Dealing with misbehaving South Tyneside councillors 'cost taxpayers £30,000', figures reveal
Formal hearings dealing with complaints against councillors could have cost South Tyneside Council around £30,000 this year, according to a new report.
The rules, which are included in the council’s constitution, set out expectations for elected members around behaviour in public office.
While many complaints have been either rejected due to lack of evidence or informally resolved, the final stage includes a formal hearing held by the council’s Standards Committee.
At the hearings, councillors on the committee examine an investigation report and other evidence before deciding if the code of conduct has been breached and if appropriate sanctions are needed.
Between February and the end of March 2021, three Standards Committee hearings were held with two linked to independent councillor at the time John Robertson, and one for Labour councillor Margaret Peacock.
According to a report prepared for the council’s Standards Committee on July 5, the average cost of preparing and holding a single hearing was likely to be a five-figure sum.
The report said the borough council had received enquiries as to the “resource implications of progressing a complaint to a Standards Committee hearing,” including council officer time and printing and paper costs.
It added: “With on-costs and overheads the costs for each hearing is likely to be in the region of £10,000.”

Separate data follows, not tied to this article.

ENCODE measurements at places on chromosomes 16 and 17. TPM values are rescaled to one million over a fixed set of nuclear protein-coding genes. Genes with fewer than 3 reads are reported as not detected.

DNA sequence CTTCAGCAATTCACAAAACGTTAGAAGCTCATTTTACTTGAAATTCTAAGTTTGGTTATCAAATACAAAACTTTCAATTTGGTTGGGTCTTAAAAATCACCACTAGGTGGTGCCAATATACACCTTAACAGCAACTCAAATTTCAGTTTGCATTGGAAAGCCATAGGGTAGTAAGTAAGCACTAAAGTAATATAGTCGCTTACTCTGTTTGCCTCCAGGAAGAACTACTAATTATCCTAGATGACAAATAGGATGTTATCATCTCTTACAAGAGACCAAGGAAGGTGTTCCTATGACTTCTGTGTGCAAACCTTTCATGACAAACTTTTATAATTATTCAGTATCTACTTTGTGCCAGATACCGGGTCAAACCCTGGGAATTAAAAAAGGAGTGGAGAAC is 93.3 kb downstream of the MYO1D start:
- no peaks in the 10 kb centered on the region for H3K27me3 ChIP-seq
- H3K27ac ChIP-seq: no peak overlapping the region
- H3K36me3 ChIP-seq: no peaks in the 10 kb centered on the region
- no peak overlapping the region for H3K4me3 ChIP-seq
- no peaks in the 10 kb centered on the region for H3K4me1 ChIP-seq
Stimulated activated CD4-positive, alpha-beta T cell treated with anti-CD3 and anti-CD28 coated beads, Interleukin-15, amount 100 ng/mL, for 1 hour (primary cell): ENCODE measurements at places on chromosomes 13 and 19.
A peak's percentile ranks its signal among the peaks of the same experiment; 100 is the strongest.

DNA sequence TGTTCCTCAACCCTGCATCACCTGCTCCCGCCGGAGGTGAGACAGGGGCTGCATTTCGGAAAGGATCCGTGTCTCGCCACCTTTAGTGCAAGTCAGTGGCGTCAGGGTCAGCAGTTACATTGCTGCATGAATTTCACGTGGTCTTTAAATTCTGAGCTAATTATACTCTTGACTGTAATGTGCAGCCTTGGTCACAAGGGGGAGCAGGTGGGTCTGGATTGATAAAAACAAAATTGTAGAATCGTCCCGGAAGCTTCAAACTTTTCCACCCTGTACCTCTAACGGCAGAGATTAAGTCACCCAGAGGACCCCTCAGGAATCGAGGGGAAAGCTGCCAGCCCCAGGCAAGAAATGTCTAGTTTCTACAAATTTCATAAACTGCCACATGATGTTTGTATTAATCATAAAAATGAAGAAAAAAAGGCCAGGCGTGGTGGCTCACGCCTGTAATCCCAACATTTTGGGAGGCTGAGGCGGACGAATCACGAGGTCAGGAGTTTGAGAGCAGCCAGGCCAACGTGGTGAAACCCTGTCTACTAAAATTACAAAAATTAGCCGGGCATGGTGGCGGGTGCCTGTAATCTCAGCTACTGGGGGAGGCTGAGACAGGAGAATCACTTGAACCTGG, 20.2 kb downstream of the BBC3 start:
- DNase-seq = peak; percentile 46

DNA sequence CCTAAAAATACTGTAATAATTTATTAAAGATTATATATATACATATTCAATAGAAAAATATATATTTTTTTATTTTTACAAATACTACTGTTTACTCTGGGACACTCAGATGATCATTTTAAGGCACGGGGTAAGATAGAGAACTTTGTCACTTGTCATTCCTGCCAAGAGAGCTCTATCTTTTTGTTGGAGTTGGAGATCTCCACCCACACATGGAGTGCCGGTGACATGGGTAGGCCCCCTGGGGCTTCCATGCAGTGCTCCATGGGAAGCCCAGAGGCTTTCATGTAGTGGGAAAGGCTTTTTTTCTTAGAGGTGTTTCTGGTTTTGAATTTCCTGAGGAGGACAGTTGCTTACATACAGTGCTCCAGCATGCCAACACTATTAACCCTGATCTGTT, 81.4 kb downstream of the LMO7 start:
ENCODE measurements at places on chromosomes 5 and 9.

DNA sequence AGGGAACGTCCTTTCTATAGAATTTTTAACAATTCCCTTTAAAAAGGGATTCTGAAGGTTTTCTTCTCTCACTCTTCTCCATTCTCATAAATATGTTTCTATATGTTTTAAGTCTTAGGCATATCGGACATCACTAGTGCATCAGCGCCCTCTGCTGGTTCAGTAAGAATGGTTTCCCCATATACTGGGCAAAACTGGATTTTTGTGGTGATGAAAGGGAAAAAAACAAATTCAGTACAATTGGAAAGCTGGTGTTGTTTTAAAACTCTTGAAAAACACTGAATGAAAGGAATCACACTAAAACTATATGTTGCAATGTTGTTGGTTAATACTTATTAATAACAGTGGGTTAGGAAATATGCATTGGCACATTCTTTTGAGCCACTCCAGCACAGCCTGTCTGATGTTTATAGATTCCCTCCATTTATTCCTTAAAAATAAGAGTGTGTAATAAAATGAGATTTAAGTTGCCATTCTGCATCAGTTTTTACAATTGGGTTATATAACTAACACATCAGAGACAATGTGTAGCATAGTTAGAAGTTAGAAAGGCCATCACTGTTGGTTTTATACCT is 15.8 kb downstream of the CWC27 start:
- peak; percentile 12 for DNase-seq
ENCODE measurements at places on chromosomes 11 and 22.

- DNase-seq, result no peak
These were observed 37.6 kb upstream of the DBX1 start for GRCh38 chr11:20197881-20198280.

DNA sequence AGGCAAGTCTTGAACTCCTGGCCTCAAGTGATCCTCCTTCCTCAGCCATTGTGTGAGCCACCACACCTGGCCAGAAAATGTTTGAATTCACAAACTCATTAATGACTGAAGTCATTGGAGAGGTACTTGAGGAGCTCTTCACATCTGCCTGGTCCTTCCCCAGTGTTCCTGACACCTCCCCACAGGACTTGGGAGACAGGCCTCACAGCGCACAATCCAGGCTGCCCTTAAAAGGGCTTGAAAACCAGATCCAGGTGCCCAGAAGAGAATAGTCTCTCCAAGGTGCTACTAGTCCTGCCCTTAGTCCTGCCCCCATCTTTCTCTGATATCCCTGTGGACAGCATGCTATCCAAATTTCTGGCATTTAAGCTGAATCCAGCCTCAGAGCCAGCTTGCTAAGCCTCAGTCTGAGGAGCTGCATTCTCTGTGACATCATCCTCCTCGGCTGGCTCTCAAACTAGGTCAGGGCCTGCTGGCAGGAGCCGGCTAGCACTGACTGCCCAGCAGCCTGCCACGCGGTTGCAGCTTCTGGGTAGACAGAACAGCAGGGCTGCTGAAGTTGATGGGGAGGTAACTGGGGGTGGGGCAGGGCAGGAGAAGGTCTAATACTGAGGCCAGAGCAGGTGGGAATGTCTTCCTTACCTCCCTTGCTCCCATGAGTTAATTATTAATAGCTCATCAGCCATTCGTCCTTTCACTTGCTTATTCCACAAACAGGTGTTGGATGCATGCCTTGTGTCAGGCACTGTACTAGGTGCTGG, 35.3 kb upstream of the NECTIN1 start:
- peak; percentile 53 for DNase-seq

The estimate was revealed as part of a general update on complaints against councillors since the last Standards Committee meeting in March 2021.
But Professor Grahame Wright, independent chair of the panel, suggested that the “real cost” included the impact on the time of senior council officers.
“The reality of course, as we all very well know, is the average is produced by taking a total cost and dividing it through by a number of activities,” he said.
“The real cost is that our acting head of legal services and acting head of corporate services and monitoring officer and their teams are spending hours and hours dealing with these complaints.
“But frankly if a complaint comes in, it’s not for them to say we haven’t got the time to deal with it and we will put it to one side until the summer holidays come and we might have a look then.
“That’s not possible and it’s not desirable, what is desirable is that we get fewer complaints.
“Fewer complaints in the context of code of conduct means essentially behaviour being adapted so that we prompt fewer allegations and complaints.
“For that reason, I would urge all members of this committee to encourage other members to be alert to the important factors of the code of conduct and the procedures that are required in order to investigate where an allegation is made.”
At the meeting, summary data was presented to councillors about all ongoing matters related to complaints.
Legal chiefs said the number of complaints remain at “historically high” levels and as of June 24 2021, formal investigations on 27 complaints were under way.
As part of a report, a recommendation was also made to “considerfurther training for elected members using the learning gained fromelected member complaints.”
However, Prof Wright said the council was “already doing that,” noting a recent decision to roll out a new training and induction programme for councillors.